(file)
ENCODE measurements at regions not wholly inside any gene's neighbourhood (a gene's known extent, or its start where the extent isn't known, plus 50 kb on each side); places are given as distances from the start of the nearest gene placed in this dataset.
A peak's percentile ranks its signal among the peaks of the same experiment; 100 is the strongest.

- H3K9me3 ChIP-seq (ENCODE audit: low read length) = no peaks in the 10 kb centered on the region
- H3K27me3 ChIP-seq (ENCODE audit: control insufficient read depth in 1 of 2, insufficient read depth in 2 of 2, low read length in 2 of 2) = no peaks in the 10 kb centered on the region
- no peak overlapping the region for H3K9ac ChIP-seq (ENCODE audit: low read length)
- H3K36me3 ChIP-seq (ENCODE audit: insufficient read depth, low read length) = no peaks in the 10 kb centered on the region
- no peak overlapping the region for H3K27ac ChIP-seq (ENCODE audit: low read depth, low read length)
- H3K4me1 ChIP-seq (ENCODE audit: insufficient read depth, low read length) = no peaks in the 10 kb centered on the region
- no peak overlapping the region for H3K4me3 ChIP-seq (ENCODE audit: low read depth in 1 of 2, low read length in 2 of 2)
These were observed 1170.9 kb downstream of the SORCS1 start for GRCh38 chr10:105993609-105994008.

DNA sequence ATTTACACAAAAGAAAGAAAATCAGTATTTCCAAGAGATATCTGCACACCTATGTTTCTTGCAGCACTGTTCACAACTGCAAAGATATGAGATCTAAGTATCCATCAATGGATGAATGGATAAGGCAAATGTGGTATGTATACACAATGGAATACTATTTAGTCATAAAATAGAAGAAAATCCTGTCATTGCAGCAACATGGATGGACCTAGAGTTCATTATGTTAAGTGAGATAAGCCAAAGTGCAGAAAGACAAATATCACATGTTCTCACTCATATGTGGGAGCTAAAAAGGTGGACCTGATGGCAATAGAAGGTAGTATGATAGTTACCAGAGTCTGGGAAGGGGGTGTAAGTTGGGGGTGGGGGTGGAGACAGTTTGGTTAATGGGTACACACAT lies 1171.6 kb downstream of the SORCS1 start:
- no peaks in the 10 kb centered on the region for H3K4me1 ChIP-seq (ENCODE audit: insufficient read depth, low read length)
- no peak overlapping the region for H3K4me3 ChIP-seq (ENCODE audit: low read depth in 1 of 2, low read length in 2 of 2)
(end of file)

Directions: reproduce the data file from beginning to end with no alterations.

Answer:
ENCODE measurements at regions not wholly inside any gene's neighbourhood (a gene's known extent, or its start where the extent isn't known, plus 50 kb on each side); places are given as distances from the start of the nearest gene placed in this dataset.
A peak's percentile ranks its signal among the peaks of the same experiment; 100 is the strongest.

- H3K9me3 ChIP-seq (ENCODE audit: low read length) = no peaks in the 10 kb centered on the region
- H3K27me3 ChIP-seq (ENCODE audit: control insufficient read depth in 1 of 2, insufficient read depth in 2 of 2, low read length in 2 of 2) = no peaks in the 10 kb centered on the region
- no peak overlapping the region for H3K9ac ChIP-seq (ENCODE audit: low read length)
- H3K36me3 ChIP-seq (ENCODE audit: insufficient read depth, low read length) = no peaks in the 10 kb centered on the region
- no peak overlapping the region for H3K27ac ChIP-seq (ENCODE audit: low read depth, low read length)
- H3K4me1 ChIP-seq (ENCODE audit: insufficient read depth, low read length) = no peaks in the 10 kb centered on the region
- no peak overlapping the region for H3K4me3 ChIP-seq (ENCODE audit: low read depth in 1 of 2, low read length in 2 of 2)
These were observed 1170.9 kb downstream of the SORCS1 start for GRCh38 chr10:105993609-105994008.

DNA sequence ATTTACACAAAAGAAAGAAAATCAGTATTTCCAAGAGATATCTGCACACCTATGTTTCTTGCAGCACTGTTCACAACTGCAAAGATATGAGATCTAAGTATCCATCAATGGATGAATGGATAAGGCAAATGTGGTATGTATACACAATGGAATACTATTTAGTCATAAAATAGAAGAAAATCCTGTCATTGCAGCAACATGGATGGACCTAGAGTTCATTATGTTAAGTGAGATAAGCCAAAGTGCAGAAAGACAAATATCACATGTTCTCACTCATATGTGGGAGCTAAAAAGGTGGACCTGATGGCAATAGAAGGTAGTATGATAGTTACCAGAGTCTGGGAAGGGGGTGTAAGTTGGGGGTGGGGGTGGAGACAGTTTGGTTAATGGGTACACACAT lies 1171.6 kb downstream of the SORCS1 start:
- no peaks in the 10 kb centered on the region for H3K4me1 ChIP-seq (ENCODE audit: insufficient read depth, low read length)
- no peak overlapping the region for H3K4me3 ChIP-seq (ENCODE audit: low read depth in 1 of 2, low read length in 2 of 2)